Name That Butterfly

Name That Butterfly

On a horribly hot July day in 2010, I followed along as a small band of citizen scientists explored several public gardens near Washington, DC. Their quarry? Butterflies. These volunteers — and thousands more like them across the United States — were...
We’re Not in Zone 6 Anymore

We’re Not in Zone 6 Anymore

What will climate change mean for our gardens? This is the question I sought to answer in Organic Gardening’s August / September 2010 issue. Read an excerpt here: Most gardeners would find it difficult to complain about early springs or tomatoes before July....
Changing Climate, Shifting Forests

Changing Climate, Shifting Forests

From California’s redwoods to New Hampshire’s sugar maple forests, climate change will impact forest habitats across North America. In this piece for American Forests Magazine, I explore the changes that may be coming for some of our most iconic forests...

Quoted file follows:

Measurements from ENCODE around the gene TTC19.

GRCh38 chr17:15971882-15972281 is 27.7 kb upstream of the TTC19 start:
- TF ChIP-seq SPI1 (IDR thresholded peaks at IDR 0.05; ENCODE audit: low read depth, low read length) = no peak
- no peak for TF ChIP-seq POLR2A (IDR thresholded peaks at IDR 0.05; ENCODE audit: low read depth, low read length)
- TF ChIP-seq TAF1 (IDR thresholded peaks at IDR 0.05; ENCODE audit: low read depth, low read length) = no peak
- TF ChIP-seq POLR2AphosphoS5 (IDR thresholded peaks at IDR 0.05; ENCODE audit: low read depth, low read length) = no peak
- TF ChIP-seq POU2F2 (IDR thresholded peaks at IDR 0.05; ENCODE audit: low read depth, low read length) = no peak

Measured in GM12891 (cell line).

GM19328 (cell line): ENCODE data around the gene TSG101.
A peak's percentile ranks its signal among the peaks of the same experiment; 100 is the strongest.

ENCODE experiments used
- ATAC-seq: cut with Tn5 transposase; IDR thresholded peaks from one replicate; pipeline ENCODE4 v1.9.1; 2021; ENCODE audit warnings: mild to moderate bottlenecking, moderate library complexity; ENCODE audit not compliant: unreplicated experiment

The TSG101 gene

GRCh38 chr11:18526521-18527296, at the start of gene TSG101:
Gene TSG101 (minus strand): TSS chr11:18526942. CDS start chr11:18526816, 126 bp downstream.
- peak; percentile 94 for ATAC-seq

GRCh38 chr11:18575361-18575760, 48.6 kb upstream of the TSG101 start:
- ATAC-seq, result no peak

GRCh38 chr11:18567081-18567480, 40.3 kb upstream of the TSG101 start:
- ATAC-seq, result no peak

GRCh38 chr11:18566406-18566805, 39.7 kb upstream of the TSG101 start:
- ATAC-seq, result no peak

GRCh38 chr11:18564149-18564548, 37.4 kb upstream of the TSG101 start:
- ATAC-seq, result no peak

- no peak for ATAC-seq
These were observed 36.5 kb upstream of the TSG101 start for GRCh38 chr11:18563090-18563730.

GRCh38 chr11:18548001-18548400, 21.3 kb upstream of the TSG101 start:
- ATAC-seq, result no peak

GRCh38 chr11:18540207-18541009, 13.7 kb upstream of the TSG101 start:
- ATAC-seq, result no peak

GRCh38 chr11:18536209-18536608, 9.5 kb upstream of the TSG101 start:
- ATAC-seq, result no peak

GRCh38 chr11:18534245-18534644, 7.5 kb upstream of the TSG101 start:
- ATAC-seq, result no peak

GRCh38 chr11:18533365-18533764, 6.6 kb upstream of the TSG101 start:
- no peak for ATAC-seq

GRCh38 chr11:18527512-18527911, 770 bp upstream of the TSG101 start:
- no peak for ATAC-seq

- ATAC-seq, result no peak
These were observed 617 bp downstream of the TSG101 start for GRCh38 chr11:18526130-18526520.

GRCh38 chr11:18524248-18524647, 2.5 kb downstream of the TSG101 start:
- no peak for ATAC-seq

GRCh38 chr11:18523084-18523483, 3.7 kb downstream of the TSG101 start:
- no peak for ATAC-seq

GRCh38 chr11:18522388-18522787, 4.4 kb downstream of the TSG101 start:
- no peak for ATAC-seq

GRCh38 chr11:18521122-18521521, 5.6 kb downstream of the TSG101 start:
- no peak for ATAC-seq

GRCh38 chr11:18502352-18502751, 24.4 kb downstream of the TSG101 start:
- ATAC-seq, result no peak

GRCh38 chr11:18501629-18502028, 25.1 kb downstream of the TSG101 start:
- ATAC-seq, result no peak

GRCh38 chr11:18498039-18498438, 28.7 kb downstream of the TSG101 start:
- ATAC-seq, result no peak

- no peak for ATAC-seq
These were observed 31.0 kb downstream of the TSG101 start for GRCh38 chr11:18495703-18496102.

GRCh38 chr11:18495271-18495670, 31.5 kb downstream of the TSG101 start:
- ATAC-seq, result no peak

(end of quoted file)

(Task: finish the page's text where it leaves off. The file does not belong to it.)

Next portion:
Virginia’s Changing Coasts

Virginia’s Changing Coasts

It is no surprise that the coastline around New Orleans is America’s most threatened — Hurricane Katrina revealed New Orleans’ vulnerabilities all too well. But, many readers will be surprised to learn that America’s second-most-threatened...
Finding the Silver Lining

Finding the Silver Lining

Clouded leopards are the smallest of the big cats. They are also one of the rarest. In this cover story for Smithsonian Zoogoer, I explore the challenges facing clouded leopards today and their hope for the future. Read the entire article online, or view a quick...
Stalking Morels

Stalking Morels

Morel mushrooms enjoy an almost cult-like following. The seasonal mushrooms are generally only available for a few weeks in the spring. They are incredibly difficult to see. And, they taste like a slice of the forest: earthy, rich and delicious. So, it’s no...